The primary finding of this research was that a long decision-TAE time resulted in a high risk of mortality. Moreover, although the actual TAE duration did not have a statistically significant influence on decision-TAE time, the interaction between TAE duration and decision-TAE time was statistically significant, indicating that TAE duration modified the effect of decision-TAE time on mortality.
Some reports have suggested the importance of early TAE for improving mortality [4, 15, 16, 25]. In clinical settings, there are many variations in the circumstances surrounding patient delivery to the ER and the condition of the patient upon delivery [26, 27]. These variables include the presence of associated injuries, severity of said injuries, and differences in vital signs . Moreover, they may or may not have been transferred from another hospital and they may have received previous treatment by prehospital medical professionals [29, 30]. Physicians must decide upon a treatment plan for these patients taking into consideration these factors . Hence, the actual effectiveness of shortening the delay from decision making to actual TAE administration can be confirmed by analyzing the time from when the decision to administer TAE is made to when the TAE is performed and its effect on the outcomes .
Several studies have reported that the time to angioembolization is longer than the time to PPP, which may be in part due to the high availability of orthopedic surgeons as compared to that of interventional radiologists [7, 12, 32], and TAE may be delayed at night or on weekends based on reports of other catheter-based interventions [16, 33, 34]. In our institution, interventional radiologists and the equipment required for TAE are available 24 h a day, 365 days a year. Therefore, the availability of staff and/or equipment was not an issue in the present study. The overall decision-TAE time was 60 min, even after performing other resuscitation procedures. Although PPP may have advantages over TAE, namely that of early start time [7, 12], most patients with pelvic fracture, even if they are unstable, can be managed with primary TAE strategies at centers that have 24-h availability of interventional radiologists .
Other studies have reported the effectiveness of REBOA for patients with unstable pelvic fractures [8, 9]. In this study, there were seven (4.4%) cases of REBOA; however, there were no clear indications for REBOA in pelvic fracture patients. Moreover, the consensus on REBOA indications, ideal patient populations, and outcomes has not been decided even among trauma specialties ; therefore, further studies are needed. In our facility, we aim to complete TAE, including treatment of other bleeding injuries, within 60 min. Although we could not directly clarify the relationship between TAE duration and mortality, our intervention analysis showed that TAE duration modified the effect of decision-TAE time on mortality. Based on these results, it appears that patients with a decision-TAE time of 105 min or longer benefited from a long TAE duration, whereas patients with a decision-TAE time of <105 min benefitted from a short TAE duration. When the decision-TAE time increased by 10 min from 105 to 115 min, the risk increased by 1.15, 1.1, and 1.08 times, respectively, for cases with TAE duration times of 40, 55, and 75 min. If the decision TAE time extended by an additional 10 min to 125 min, the risk increased by 1.3, 1.23, and 1.15 times, respectively. Conversely, when the decision-TAE time reduced by 10 min from 105 min to 95 min, the risk was 0.88, 0.9, and 0.93 times, respectively. If the TAE time was reduced from 105 min to 20 min, the risk increased by 0.77, 0.81, and 0.86 times, respectively. This suggests that a short decision-TAE time with a short procedure time could lead to improved mortality outcomes. To our knowledge, this is the first study to discuss the relationship between TAE duration and mortality, as there is only speculation in previous reports. Further studies need to be undertaken.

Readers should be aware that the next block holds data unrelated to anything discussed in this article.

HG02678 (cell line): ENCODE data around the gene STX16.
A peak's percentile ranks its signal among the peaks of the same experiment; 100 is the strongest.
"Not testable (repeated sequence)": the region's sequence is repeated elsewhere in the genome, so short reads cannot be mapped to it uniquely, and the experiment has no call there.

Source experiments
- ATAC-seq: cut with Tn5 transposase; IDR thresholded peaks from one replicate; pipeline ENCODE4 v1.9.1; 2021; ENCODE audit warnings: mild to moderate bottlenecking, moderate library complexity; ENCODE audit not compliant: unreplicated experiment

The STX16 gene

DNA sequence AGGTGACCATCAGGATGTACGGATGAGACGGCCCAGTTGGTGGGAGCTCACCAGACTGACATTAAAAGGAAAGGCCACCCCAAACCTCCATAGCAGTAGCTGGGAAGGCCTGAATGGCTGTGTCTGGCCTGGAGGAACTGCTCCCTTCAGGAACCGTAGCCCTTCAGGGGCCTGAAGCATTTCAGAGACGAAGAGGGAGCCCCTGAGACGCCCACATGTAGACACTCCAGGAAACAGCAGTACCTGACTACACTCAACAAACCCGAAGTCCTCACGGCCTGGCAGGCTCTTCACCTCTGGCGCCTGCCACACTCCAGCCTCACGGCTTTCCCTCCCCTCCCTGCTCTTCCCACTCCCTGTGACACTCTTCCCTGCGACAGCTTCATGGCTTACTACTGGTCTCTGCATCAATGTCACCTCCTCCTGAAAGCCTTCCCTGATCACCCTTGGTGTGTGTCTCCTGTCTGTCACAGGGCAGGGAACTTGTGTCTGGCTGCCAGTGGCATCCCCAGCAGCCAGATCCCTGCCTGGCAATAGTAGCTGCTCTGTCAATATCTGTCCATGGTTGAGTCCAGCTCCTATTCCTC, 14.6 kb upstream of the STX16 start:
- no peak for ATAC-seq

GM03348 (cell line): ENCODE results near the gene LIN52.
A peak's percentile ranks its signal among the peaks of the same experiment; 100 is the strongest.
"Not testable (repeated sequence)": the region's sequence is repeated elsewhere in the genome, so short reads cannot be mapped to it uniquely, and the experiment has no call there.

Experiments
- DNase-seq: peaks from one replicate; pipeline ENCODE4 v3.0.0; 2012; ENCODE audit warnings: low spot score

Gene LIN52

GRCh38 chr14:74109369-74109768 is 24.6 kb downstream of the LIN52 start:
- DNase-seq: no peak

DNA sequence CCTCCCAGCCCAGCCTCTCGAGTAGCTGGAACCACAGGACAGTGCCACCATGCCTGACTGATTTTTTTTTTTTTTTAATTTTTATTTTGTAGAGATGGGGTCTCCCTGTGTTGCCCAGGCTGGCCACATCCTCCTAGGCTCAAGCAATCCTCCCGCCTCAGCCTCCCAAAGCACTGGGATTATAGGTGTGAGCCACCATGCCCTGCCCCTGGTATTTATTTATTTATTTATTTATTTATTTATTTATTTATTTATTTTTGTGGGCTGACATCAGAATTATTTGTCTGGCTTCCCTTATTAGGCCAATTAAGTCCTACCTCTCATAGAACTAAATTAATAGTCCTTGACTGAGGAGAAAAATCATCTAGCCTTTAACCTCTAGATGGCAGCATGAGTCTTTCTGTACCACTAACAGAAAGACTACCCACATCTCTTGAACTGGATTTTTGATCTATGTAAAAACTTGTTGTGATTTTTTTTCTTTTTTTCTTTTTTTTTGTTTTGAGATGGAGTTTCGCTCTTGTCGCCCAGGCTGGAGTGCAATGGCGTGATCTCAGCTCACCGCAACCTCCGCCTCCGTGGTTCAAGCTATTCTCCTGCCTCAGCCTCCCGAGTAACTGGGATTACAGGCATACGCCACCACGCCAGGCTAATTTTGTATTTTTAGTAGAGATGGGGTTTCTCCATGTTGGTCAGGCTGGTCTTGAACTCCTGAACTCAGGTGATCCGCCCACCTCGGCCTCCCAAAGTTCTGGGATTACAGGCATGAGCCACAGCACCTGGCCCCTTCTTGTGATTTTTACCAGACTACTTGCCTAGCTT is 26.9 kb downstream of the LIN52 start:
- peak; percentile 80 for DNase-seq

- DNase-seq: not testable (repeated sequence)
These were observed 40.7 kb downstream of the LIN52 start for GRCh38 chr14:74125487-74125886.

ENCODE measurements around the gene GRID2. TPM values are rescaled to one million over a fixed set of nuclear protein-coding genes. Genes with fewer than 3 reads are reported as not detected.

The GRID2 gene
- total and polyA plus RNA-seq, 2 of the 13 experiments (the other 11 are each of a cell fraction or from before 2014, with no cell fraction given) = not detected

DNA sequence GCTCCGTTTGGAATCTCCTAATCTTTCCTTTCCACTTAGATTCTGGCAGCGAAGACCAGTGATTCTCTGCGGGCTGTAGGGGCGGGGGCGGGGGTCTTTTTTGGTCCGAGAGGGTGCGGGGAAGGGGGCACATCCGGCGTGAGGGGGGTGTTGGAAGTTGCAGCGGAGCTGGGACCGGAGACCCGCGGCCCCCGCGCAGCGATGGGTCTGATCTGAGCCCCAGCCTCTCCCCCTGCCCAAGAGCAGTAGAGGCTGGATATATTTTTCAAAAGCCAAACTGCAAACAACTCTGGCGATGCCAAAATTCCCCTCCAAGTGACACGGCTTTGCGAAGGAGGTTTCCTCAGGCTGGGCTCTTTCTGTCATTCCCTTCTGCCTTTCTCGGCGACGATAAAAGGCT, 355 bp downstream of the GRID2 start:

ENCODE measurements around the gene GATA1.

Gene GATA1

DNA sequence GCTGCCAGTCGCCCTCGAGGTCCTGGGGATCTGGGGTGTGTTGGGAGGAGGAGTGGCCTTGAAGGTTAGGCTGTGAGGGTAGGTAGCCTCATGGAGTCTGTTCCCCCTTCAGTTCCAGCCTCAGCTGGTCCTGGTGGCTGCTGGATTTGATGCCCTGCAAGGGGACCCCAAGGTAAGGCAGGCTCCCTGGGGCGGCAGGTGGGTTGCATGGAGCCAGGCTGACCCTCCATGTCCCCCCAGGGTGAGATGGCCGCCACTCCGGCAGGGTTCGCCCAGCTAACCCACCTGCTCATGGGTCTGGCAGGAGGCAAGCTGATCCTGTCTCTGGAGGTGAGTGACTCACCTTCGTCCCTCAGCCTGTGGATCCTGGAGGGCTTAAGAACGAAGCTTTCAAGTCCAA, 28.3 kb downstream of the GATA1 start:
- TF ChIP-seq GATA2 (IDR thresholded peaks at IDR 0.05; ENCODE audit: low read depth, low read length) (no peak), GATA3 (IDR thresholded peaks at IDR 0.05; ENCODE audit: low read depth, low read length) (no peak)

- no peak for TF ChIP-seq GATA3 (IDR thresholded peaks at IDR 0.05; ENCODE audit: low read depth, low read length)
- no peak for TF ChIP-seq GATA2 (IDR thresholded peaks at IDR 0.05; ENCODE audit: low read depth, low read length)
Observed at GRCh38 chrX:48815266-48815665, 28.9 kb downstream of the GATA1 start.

We could not confirm the factors that influenced the decision-TAE time, except for hospital transfer (Table 4). Based on these results, the expected parameters that could influence the severity of the patient’s condition, such as ISS, vital signs, and even associated injuries, were not related to decision-TAE time. In addition, the transferred patients underwent TAE within a short duration. These results indicate that fast CT scanning can reduce the decision-TAE time; hence, the development of fast imaging strategies is essential. Recently, there have been reports on the effectiveness of hybrid emergency room systems [37, 38], hybrid operation rooms , and mobile angiography systems  for treating trauma patients. These systems consist of an angiography-computed tomography (CT) machine in a trauma resuscitation room and thus have the potential to provide new evidence in this field.
This study has several limitations. First, the performance of the CT scan was dependent on the patient’s mode of admission. This meant that we could not determine the severity of the patient's condition based on the CT/DT stratification. Second, we could not clarify the actual durations of “decision time,” which means that other decision-TAE times could be established, and if this happens, the results would be changed. In fact, it is difficult to retrospectively ascertain the exact time when the decision to administer TAE is made, and we believe that the definition of decision-TAE time requires further discussion. Third, the result of this study cannot be generalized to other facilities that do not have the same interventional radiology coverage and equipment. Fourth, as the decision on treatment with REBOA was made by physicians, we could not analyze the impacts of REBOA in this study.